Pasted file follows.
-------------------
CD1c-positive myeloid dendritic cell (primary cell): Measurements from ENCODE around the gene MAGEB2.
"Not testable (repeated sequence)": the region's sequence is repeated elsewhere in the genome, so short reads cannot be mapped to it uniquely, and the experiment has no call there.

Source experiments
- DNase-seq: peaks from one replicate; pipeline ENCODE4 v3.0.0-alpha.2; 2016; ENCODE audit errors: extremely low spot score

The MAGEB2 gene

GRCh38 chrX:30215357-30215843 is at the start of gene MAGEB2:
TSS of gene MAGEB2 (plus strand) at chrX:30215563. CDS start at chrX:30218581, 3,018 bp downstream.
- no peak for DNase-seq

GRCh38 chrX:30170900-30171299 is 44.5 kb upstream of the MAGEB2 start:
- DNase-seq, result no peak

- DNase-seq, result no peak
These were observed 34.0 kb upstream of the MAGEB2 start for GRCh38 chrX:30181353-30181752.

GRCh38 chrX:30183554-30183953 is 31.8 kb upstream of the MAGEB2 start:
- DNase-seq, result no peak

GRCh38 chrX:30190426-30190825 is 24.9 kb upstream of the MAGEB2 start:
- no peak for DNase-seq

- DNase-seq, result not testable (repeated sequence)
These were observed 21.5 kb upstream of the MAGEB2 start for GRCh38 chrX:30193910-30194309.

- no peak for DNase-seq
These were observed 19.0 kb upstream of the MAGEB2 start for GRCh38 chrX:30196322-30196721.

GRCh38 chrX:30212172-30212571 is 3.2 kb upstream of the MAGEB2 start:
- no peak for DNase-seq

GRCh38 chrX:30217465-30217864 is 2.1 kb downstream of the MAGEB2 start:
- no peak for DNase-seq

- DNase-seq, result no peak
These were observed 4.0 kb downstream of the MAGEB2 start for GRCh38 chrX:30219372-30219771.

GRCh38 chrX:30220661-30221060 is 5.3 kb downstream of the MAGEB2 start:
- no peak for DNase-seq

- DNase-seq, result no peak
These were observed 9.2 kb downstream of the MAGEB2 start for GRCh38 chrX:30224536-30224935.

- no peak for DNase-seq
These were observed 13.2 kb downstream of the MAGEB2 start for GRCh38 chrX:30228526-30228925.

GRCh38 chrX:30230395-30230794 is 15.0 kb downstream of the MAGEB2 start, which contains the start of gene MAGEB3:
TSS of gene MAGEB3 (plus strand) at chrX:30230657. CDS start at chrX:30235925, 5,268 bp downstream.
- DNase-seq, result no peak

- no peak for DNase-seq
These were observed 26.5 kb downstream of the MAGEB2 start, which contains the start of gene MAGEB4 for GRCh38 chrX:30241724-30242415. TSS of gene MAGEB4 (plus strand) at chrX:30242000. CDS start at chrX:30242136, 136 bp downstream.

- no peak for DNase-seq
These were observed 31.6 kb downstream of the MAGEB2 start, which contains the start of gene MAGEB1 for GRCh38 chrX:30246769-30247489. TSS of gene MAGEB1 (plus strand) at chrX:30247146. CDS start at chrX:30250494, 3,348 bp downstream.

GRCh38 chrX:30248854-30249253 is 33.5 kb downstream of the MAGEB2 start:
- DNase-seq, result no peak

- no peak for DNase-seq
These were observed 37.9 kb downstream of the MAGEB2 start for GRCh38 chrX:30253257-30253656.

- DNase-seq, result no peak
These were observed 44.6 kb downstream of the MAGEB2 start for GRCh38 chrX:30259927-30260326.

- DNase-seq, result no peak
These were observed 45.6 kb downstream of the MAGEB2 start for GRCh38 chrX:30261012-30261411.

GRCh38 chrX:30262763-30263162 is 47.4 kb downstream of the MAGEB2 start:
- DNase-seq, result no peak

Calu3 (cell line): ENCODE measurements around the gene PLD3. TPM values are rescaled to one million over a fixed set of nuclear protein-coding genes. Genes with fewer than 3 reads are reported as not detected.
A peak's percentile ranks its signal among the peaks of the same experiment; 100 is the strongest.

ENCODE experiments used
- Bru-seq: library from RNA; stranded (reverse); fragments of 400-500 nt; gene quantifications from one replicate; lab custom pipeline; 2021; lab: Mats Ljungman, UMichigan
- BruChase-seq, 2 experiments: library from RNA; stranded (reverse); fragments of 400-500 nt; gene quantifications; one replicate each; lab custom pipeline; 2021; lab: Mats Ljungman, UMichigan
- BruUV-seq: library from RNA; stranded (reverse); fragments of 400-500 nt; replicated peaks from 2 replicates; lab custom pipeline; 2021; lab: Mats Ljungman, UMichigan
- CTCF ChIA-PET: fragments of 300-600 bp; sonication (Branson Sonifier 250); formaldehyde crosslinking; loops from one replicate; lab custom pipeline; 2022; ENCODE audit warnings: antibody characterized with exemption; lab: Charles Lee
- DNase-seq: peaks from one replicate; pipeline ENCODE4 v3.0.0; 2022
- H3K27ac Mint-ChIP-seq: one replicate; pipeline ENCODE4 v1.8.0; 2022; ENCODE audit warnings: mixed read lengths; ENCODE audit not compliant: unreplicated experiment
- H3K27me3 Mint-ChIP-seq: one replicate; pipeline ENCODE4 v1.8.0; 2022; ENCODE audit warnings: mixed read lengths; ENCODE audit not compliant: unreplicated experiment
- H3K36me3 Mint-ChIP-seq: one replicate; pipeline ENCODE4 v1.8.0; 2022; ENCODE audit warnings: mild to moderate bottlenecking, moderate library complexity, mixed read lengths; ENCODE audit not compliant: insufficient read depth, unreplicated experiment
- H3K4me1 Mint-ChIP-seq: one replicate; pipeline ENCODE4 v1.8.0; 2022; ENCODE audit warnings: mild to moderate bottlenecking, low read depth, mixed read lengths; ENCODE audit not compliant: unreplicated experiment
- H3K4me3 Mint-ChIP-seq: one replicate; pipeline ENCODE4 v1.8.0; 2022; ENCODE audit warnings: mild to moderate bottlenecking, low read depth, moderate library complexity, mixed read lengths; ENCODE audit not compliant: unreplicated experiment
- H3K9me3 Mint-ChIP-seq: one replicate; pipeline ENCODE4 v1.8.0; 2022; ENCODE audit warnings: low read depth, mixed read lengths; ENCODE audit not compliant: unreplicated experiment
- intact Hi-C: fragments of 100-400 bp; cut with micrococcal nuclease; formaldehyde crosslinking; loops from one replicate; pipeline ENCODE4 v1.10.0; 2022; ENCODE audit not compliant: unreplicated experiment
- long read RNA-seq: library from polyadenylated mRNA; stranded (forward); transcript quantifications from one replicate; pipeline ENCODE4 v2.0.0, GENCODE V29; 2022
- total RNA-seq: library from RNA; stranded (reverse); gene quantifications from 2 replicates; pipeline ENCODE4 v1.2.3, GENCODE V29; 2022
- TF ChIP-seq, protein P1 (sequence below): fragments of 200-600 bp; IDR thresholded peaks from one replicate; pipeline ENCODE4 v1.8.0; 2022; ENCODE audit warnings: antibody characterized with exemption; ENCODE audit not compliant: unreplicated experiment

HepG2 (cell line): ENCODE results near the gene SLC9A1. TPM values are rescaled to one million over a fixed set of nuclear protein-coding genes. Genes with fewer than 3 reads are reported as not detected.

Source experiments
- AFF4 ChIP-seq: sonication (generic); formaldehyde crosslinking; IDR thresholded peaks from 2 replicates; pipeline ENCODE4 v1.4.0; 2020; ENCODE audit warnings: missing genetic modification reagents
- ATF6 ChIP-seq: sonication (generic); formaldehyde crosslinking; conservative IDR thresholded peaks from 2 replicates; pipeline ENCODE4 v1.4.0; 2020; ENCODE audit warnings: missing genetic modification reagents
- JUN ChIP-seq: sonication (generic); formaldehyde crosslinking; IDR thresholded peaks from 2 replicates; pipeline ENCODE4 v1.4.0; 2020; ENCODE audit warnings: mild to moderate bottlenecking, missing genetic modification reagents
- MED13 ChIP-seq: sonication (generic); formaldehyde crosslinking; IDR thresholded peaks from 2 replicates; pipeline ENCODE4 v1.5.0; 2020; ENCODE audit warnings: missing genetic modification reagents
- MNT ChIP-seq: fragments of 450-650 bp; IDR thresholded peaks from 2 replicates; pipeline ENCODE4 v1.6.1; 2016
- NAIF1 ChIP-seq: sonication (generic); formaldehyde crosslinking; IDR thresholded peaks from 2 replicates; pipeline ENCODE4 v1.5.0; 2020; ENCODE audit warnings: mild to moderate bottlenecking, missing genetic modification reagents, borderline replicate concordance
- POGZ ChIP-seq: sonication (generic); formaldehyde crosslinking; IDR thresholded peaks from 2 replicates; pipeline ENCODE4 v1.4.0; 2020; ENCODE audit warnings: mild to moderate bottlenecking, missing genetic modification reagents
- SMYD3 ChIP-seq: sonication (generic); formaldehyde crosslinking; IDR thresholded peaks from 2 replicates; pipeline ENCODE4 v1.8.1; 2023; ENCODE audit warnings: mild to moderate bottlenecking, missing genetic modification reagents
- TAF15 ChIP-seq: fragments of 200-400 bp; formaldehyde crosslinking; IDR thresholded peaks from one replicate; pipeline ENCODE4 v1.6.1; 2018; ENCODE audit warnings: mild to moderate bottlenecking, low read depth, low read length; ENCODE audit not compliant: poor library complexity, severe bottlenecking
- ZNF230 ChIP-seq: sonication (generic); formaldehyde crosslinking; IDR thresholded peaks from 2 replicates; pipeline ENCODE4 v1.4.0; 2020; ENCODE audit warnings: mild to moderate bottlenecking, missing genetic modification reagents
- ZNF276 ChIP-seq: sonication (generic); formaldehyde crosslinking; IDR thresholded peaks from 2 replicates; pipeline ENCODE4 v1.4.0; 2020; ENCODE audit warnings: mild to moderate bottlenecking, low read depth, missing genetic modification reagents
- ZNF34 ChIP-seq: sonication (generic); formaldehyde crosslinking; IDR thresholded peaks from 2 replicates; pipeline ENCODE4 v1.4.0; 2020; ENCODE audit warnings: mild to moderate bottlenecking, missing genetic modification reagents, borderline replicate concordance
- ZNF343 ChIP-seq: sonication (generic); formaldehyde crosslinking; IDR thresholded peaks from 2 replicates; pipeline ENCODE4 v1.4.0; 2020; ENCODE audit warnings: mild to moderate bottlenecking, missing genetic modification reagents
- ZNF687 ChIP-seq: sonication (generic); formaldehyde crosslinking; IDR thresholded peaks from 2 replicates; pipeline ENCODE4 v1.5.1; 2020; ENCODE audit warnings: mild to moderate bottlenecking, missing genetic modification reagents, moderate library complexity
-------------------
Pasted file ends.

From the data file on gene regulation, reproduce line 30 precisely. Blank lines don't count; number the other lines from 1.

These were observed 9.2 kb downstream of the MAGEB2 start for GRCh38 chrX:30224536-30224935.